What do you do when a client feels betrayed by a parent who denies knowledge of, disbelieves, or even has no interest in, their adult child’s account of having been sexually abused?
This was a question on a recent Uncommon Practitioners Q&A call. And it’s a good question.
Why would a parent deny or even refuse to countenance the possibility that their son or daughter was abused?
Well, in the case cited by my questioner – and you can listen to the segment and my reply below – the alleged abuser was a friend of the client’s mother. Maybe the mother felt a sense of loyalty to her friend, maybe she just couldn’t believe the person could be an abuser… or maybe she refuses to go anywhere near the possibility that she herself bears any responsibility. Who knows what’s in her head? But I have seen this pattern play out quite often with different clients over the years.
Parental denial can be a huge problem for the person who was abused. A sense of betrayal. A feeling that the very person who should support and believe and help you just doesn’t care, or believes what it suits them to believe. This can lead to a sense of aching irresolution.
But some people’s hearts seem to be made of stone (at least where some things are concerned) and, to add another well-worn metaphor, you can’t get blood out of a stone. We can’t get from someone something they do not have within their capacity to give us, no matter how much they should give it to us.
The pain of going round and round
Constantly ruminating about a major issue that just cannot be resolved immediately, for many years, or perhaps ever, is exhausting and depressing.1
So what’s left if we can’t make people recognize or acknowledge what we feel we need them to acknowledge? How can resolution happen? Well, when we can’t change a situation (that is, having genuinely established that we can’t, for now, change it), all that’s left is to change our take on it. We resolve something in one of two ways. Either we:
- practically solve the problem, or
- stop worrying about it in the same way so that it fades from our minds.
I’m not for a moment suggesting that adult surviviors of sexual abuse shouldn’t feel entitled to have their parent acknowledge what happened. But if that’s simply not going to happen, then we need to look at other ways to help them find fulfilment and peace of mind in life.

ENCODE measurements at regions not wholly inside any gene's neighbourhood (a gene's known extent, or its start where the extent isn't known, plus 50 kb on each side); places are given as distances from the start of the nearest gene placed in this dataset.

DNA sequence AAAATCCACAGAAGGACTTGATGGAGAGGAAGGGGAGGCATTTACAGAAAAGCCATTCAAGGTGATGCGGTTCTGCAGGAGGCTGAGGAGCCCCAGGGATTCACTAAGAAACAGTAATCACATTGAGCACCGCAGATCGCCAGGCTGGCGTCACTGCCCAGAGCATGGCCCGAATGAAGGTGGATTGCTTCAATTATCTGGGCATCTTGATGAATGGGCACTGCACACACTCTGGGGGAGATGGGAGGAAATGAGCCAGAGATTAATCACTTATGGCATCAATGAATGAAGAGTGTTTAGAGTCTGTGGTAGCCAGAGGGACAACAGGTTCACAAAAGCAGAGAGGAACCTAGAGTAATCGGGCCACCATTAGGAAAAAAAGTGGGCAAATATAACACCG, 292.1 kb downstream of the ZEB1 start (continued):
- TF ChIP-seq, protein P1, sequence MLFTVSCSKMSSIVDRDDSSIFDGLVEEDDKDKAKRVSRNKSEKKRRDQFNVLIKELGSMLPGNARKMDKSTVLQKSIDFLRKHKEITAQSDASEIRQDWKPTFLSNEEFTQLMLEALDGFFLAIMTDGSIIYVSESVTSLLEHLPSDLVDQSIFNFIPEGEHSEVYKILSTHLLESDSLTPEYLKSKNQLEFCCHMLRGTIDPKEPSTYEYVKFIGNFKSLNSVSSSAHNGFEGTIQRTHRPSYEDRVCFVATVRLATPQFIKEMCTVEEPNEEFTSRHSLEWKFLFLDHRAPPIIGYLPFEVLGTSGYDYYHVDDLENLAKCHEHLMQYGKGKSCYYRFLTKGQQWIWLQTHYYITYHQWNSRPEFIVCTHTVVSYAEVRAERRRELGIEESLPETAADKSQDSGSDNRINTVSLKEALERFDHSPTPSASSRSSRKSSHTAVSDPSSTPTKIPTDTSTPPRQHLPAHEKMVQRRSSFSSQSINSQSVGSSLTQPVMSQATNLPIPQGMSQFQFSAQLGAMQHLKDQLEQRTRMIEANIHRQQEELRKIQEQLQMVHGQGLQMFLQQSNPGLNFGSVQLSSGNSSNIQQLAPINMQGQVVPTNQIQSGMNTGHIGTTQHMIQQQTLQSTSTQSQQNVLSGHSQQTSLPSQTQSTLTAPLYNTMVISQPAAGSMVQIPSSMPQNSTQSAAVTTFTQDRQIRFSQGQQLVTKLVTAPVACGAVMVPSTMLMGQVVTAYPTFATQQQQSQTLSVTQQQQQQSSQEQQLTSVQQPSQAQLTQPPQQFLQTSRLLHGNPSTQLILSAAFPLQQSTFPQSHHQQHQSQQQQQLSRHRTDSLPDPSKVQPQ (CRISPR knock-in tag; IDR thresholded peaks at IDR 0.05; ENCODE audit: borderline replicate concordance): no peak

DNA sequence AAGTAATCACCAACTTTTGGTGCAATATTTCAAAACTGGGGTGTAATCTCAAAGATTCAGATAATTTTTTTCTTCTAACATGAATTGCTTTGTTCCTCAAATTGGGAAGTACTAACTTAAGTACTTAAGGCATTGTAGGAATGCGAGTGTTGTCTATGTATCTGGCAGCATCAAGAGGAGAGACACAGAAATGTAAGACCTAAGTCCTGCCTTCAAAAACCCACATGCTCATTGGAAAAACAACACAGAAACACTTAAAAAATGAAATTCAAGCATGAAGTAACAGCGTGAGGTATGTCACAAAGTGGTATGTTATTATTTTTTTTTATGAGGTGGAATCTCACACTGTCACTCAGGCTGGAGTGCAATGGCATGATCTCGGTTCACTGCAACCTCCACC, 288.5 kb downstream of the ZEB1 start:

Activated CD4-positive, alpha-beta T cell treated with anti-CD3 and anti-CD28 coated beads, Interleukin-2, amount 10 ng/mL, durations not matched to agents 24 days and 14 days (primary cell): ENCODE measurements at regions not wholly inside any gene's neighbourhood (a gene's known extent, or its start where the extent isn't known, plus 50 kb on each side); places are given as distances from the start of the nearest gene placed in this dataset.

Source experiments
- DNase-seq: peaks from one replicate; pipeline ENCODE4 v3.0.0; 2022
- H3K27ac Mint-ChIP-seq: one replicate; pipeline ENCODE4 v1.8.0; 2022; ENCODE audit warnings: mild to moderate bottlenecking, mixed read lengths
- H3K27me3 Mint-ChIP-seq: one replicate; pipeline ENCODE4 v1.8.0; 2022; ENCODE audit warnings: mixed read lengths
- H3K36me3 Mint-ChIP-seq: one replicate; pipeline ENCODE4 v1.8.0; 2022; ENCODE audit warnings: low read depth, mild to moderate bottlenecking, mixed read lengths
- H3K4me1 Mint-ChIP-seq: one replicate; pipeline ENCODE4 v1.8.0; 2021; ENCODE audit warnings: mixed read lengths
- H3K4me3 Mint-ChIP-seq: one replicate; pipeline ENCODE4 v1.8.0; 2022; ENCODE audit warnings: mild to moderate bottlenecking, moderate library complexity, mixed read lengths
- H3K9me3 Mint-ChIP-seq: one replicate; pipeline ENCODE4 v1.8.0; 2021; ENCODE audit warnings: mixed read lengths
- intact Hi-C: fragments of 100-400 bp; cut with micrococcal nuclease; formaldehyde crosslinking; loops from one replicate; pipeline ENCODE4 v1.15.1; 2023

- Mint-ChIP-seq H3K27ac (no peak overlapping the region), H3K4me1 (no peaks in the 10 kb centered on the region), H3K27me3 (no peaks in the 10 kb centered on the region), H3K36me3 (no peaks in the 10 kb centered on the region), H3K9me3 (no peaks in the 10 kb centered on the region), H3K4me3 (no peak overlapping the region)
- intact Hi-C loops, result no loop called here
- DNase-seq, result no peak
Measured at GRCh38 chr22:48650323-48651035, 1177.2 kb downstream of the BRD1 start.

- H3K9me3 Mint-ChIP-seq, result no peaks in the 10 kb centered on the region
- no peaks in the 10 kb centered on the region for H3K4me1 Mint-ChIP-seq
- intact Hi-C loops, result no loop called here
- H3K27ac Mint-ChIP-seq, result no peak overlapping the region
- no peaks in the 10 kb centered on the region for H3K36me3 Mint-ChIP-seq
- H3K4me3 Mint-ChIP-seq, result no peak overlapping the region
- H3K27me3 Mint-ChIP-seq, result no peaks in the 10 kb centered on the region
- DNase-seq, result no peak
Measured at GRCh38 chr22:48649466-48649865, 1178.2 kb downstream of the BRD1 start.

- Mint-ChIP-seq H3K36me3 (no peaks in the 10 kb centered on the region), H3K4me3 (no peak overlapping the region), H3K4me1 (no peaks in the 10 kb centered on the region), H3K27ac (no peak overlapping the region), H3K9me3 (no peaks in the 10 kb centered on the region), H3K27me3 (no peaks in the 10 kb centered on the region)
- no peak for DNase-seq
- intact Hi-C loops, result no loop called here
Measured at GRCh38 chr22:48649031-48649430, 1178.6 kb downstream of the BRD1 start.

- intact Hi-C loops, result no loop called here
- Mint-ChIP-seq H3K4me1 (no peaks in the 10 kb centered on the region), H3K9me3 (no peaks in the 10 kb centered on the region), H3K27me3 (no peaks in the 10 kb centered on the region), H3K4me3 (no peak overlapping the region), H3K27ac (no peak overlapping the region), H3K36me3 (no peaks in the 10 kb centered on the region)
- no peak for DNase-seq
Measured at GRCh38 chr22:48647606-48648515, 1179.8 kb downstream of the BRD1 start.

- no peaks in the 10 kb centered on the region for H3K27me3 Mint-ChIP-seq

Anyway, you can listen to my take on this in the Q&A session, or read the transcript below. It is by no means necessarily a complete answer to such a thorny question, but it may offer a few ideas – not least of all the use of metaphor.
I have a client who experienced sexual abuse in their early teens via a friend of their mother. They told the mother at the time but were not believed. Now an adult, my client feels they have processed the abuse but struggles to let go of their mother being unable to acknowledge what happened. My client has attempted on several occasions as an adult to address this, but the mother diminishes my client’s experience and won’t discuss it. Ideas please! Thank you!
Listen to Mark’s answer or read below
Hear the answer by clicking the play button below:
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This can be quite a common pattern we sometimes see in our clients, in which an emotional loop remains unfulfilled. Often the primary emotion becomes anger, alternating with perhaps feelings of hopelessness or despondency, because you’re not getting what you need or what you needed.
And certainly that’s how it feels – someone needed or needs something from someone else who doesn’t or didn’t give it to them, and yet they still crave it. So you’re in this double-bind, a catch-22 where you want something from someone but they’re not prepared to give it, or they can’t give it to you because it’s not within their capacity to give it to you. And often it might be a parent or partner who hasn’t given us what they should have given us in terms of love or support or recognition. And not surprisingly, then we can feel resentful or angry or depressed because of that – we expect it, and we’re not getting it.
So there’s a feeling of unresolved-ness, a sense of “what was rightfully mine hasn’t been given to me”, hence the anger and other feelings often coupled with these sorts of situations. And also a feeling of betrayal of course, having felt that the very person who should have been there to protect you, or at least believe you, or at least countenance your point of view, didn’t do any of those things.